mailing list archives
Re: Tempest today
From: "J. Oquendo" <sil () infiltrated net>
Date: Mon, 21 Aug 2006 13:08:44 -0400
Bryan_McAninch () McAfee com wrote:
Van Eck's research paper has no references pre-1965, which I presumed he would have used had it available. Can you
provide a reference to the original research from the 1950s?
/The Ultimate Spy Book/, H. Keith Melton, London, 1996. p. 84. /[Excerpt]/
In the early 1950s, a Soviet listening device was found in the American
Embassy in Moscow. This came to the attention of the world when it was
displayed at the United Nations by the American ambassador in May, 1960.
It was a cylindrical metal object that had been hidden inside the wooden
carving of the Great Seal of the United States -- the emblem on the wall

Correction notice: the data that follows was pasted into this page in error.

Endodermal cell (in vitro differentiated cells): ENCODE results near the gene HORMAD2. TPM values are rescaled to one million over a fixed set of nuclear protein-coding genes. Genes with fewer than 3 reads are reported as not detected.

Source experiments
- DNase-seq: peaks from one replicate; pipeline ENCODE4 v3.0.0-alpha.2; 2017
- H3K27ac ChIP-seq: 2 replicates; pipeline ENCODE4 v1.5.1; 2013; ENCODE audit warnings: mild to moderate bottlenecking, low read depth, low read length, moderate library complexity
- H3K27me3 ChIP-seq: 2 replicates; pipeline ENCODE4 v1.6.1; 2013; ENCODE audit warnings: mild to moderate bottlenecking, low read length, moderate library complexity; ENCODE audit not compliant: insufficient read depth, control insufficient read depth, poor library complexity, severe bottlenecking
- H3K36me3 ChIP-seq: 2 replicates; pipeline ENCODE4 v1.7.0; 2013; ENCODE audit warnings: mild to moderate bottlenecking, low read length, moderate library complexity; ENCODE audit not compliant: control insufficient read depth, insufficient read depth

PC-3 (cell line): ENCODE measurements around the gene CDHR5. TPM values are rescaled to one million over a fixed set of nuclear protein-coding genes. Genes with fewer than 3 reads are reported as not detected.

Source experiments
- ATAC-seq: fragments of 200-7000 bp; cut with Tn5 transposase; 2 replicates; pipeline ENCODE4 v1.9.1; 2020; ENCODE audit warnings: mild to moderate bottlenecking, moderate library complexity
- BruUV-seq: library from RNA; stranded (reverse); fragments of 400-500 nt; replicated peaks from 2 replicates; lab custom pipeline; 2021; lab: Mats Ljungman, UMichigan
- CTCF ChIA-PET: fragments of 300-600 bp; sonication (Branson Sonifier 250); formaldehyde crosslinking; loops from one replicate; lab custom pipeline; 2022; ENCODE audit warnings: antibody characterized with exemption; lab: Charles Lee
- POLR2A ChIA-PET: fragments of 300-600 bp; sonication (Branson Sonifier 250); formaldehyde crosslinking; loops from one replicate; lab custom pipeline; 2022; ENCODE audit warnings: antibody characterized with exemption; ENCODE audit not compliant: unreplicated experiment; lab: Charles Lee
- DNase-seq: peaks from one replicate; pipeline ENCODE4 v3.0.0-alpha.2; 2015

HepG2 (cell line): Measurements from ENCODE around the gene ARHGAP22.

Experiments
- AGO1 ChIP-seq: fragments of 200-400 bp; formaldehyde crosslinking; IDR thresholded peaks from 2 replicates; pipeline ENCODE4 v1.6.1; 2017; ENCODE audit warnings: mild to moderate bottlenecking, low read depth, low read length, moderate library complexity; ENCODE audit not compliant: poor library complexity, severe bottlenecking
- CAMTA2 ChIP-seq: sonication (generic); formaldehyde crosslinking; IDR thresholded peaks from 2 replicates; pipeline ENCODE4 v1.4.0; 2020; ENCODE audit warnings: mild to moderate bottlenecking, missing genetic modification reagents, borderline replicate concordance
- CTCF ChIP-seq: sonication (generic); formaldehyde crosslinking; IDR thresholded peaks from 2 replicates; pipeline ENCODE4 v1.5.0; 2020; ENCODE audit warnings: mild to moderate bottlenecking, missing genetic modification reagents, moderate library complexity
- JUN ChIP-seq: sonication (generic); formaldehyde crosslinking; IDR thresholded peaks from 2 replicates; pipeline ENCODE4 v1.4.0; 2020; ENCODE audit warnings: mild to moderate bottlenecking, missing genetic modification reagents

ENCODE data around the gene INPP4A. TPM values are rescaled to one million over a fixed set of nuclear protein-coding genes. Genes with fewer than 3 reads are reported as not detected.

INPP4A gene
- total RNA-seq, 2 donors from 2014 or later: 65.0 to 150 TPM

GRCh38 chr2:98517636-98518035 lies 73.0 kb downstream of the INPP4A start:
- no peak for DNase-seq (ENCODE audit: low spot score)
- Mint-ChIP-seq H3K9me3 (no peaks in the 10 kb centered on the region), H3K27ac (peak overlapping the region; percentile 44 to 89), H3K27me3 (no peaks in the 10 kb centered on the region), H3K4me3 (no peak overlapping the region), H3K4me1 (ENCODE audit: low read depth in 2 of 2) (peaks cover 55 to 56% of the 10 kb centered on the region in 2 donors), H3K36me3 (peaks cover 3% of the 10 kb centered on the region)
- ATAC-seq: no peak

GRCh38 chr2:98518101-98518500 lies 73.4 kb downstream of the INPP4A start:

over the ambassador's desk -- which had been presented to him by the
The Great Seal features a bald eagle, beneath whose beak the Soviets had
drilled holes to allow sound to reach the device. At first, Western
experts were baffled as to how the device, which became known as The
Thing (illustration omitted here) worked, because it had no batteries or
electrical circuits. Peter Wright of Britain's MI5 discovered the
principle by which it operated. MI5 later produced a copy of the device
(codenamed SATYR) for use by both British and American intelligence.
/How the Thing Worked:/
A radio beam was aimed at the antenna from a source outside the
building. A sound that struck the diaphragm caused variations in the
amount of space (and the capacitance) between it and the tuning post
plaste. These variations altered the charge on the antenna, creating
modulations in the reflected radio beam. These were picked up and
interpreted by the receiver.
"How old is Tempest"
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